The Federal Reserve, which closely monitors gauges and inflation across the country, reported that inflation grew by 6.4 percent in February compared to just a year ago, according to ABC News. Add to this the already rising costs for food, gas, and other essential goods, and American consumers are feeling the pinch in their pocketbooks.

Even when leaving out volatile inflation factors like food and energy, the inflation rate was still up 5.4 percent over the same month last year.

Despite the prevalent shortages of fuel and goods, consumer demand still ranks high. This omits the newest conflict surrounding Russia’s invasion of Ukraine, which will continue to amplify inflation with market disruptions for oil, wheat, nickel, and other goods. As a result, consumer spending isn’t booming the way that many economists thought it might. While consumer spending increased by 2.7 percent in January 2022, it only grew by 0.2 percent in February. And when adjusting for rising inflation, spending in February actually fell by 0.4 percent.

So, what does this mean for brands looking to connect with consumers? How should they present themselves in branding and marketing without feeling out of touch with the current state of the economy?

This article will dive into what inflation means for branding, marketing, and media buying, and how brands should position themselves during these challenging times to strike the right tone with consumers.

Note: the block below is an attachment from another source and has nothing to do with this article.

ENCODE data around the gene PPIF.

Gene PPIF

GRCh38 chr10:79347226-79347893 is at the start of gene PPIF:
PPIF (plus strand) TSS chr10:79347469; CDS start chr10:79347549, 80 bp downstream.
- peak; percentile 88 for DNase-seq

About Inflation

Perhaps the simplest, easiest-to-understand explanation of inflation comes from The New York Times, which shared, “Inflation is a loss of purchasing power over time: It means your dollar will not go as far tomorrow as it did today.”

One can also think about inflation as to how the price for certain goods and/or services changes from one year to the next. Two indexes track inflation, and while they are set up slightly differently, they give economists and consumers alike a decent picture of how far a dollar (or several) will go. These gauges are:

  • The Consumer Price Index (CPI), measures the costs of goods that consumers buy directly.
  • The Personal Consumption Expenditures Index (PCE), measures things people don’t pay for directly, like health care, where insurance and the government both pay a portion of it in one way or another.